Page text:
605 F2d 432 United States v. Perno

605 F.2d 432

UNITED STATES of America, Plaintiff-Appellee,
Howard Vincent PERNO, Defendant-Appellant.

No. 77-3822.

United States Court of Appeals,
Ninth Circuit.

July 19, 1979.

Edwin S. Saul, Encino, Cal., for defendant-appellant.

Harvey T. Oringher, U. S. Sp. Atty., Los Angeles, Cal., for plaintiff-appellee.

Appeal from the United States District Court for the District of Central California.

Before WRIGHT and TANG, Circuit Judges, and SOLOMON, District Judge.*

EUGENE A. WRIGHT, Circuit Judge:

view counter

Perno was found guilty by a jury in state court of attempted murder and conspiracy to murder. One month later, before the state convictions had been reduced to sentence, he was tried in federal court for conspiracy to racketeer and unlawful use of explosives.


He moved the district court to preclude the introduction of his state convictions as evidence, stating he would be forced not to testify if they were admissible. The court denied the motion, the convictions were introduced, and he did not testify. He was convicted on both counts and sentenced to five year concurrent terms to run consecutively to the state sentence.


Later, a state appellate court reversed his state convictions and ordered a new trial, which has not yet been held. Perno argues that (1) the reversal constitutes "new evidence" requiring a new trial on the federal charges at which he could testify without fear of impeachment by the state convictions and (2) the district judge should have ordered him released to federal custody after the state conviction reversal and his federal sentence should have commenced to run from the time of sentencing.


Among other prerequisites to the granting of a new trial, Fed.R.Crim.Proc. 33 requires a defendant to establish that alleged new evidence would probably produce an acquittal in the event of retrial. See United States v. Harris, 534 F.2d 1371, 1373 (9th Cir.), Cert. denied 429 U.S. 847, 97 S.Ct. 132, 50 L.Ed.2d 120 (1976). Thus, even if we accepted the reversal of his state convictions as new evidence, Perno must demonstrate that his testimony would probably result in an acquittal.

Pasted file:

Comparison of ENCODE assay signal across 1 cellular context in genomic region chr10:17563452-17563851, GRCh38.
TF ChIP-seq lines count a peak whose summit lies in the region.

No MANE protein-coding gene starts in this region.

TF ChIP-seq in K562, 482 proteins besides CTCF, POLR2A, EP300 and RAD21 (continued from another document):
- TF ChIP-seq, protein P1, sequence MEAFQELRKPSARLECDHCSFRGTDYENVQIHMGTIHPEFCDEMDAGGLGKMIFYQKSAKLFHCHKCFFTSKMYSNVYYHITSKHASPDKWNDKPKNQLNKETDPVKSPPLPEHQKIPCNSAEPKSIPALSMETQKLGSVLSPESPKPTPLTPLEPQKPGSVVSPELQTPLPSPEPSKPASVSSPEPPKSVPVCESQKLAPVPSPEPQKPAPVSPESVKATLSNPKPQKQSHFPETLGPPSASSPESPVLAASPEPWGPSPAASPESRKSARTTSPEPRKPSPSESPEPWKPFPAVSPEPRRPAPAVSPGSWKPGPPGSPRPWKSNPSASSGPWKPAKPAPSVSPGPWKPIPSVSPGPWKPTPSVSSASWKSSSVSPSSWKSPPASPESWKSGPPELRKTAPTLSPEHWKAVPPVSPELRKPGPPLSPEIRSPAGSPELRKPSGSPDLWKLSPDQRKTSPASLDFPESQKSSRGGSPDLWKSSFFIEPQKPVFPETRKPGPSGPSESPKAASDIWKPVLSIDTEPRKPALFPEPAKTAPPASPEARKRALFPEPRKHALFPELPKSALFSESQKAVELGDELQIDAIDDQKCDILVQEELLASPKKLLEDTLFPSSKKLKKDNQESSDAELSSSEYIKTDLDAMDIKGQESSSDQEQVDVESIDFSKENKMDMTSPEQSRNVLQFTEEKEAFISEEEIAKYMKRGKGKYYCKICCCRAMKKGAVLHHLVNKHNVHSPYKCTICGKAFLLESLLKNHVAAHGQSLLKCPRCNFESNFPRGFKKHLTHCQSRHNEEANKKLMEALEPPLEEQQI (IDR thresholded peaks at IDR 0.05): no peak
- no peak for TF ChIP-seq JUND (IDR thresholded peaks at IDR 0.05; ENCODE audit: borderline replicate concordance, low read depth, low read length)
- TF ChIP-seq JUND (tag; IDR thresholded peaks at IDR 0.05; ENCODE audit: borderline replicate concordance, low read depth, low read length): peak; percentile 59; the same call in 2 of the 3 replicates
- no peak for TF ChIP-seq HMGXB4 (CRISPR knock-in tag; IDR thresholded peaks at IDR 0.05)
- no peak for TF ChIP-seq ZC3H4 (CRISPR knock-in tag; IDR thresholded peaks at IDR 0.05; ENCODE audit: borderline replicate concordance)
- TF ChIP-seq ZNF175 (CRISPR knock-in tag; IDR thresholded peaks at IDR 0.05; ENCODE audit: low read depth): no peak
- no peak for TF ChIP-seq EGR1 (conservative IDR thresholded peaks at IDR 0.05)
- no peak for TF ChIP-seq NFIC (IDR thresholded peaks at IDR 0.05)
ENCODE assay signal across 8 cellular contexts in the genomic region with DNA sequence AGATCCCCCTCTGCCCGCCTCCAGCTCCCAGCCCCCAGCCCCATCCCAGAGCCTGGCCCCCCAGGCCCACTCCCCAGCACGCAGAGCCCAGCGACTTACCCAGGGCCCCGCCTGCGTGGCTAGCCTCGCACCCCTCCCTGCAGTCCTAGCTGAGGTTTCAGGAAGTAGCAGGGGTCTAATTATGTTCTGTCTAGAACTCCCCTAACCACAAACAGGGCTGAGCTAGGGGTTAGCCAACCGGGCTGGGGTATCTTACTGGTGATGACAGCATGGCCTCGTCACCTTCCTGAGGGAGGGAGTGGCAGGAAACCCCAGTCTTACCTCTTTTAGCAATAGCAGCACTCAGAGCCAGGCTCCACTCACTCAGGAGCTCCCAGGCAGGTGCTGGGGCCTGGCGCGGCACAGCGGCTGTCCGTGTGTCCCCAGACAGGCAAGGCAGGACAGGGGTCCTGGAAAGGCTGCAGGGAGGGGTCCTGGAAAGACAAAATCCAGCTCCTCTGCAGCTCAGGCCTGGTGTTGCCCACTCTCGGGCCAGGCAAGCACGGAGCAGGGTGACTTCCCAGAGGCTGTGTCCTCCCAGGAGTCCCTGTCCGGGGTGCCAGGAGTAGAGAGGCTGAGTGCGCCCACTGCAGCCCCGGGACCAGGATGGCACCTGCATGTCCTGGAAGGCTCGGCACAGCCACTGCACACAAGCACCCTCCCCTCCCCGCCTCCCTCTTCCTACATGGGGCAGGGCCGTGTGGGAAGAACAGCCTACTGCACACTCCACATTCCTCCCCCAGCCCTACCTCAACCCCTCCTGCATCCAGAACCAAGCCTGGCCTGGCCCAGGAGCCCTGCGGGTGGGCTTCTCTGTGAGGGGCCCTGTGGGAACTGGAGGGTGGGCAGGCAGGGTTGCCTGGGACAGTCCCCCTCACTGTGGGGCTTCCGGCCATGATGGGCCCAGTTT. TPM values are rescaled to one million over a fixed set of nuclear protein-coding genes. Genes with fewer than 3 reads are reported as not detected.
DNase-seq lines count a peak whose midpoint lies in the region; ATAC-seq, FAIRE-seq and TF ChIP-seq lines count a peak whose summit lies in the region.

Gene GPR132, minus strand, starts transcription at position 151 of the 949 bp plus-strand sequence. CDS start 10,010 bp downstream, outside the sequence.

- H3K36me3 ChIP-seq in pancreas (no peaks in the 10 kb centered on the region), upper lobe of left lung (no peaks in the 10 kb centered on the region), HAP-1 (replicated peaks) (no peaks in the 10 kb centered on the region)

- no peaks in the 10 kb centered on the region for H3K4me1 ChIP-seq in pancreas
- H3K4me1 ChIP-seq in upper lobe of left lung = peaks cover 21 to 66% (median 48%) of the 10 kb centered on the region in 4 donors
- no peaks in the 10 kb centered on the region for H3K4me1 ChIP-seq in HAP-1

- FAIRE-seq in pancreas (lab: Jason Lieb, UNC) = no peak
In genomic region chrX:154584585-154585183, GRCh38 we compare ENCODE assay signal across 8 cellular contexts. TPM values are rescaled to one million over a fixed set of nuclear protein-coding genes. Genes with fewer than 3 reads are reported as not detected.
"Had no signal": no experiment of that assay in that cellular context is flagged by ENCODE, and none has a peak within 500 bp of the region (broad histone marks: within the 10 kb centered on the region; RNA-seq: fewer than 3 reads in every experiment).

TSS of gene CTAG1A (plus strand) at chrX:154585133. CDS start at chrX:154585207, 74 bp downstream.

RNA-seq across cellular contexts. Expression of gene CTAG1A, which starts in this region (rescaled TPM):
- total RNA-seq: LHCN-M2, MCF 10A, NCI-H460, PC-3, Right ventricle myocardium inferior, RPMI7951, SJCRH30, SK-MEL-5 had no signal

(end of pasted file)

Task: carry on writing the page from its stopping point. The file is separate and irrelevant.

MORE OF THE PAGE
Nowhere in his petition does Perno state what his testimony would be if he were granted a new trial. He does not even deny commission of the offenses for which he was convicted. He can seek no relief under Rule 33.


He is lawfully in state custody awaiting a new trial for his state offenses.1 He has not been delivered into federal custody. A federal prison term cannot begin until a defendant is delivered to federal authorities. 18 U.S.C. § 3568 (1976); United States v. Segal, 549 F.2d 1293 (9th Cir. 1977).


Conceivably, Perno might be entitled to credit on his federal sentence for time spent in state custody under the rule announced in United States v. Eidum, 474 F.2d 579 (9th Cir. 1973). The holding in United States v. Gaines, 449 F.2d 143 (2d Cir. 1971), might also give him some relief should this court choose to follow it. But the defendant there made a § 2255 motion After he had been transferred to federal custody.

view counter

While Perno is lawfully in state custody awaiting retrial, it would be premature to decide what effect his state imprisonment should have on his federal sentence.2 Settled principles of comity prohibit the district court from interrupting Perno's state custody until final resolution of the state proceedings. See In re Liberatore, 574 F.2d 78, 87-89 (2d Cir. 1978). There is no merit in his second contention.




Senior District Judge, District of Oregon


The state trial court has granted a number of continuances for Perno's retrial, delaying the proceedings many months. The reasons for these delays are unexplained


If, for example, Perno is convicted upon retrial, the state court would give him credit for his time spent in state custody and he would be entitled to no credit against his federal sentence. See North Carolina v. Pearce, 395 U.S. 711, 89 S.Ct. 2072, 23 L.Ed.2d 656 (1969)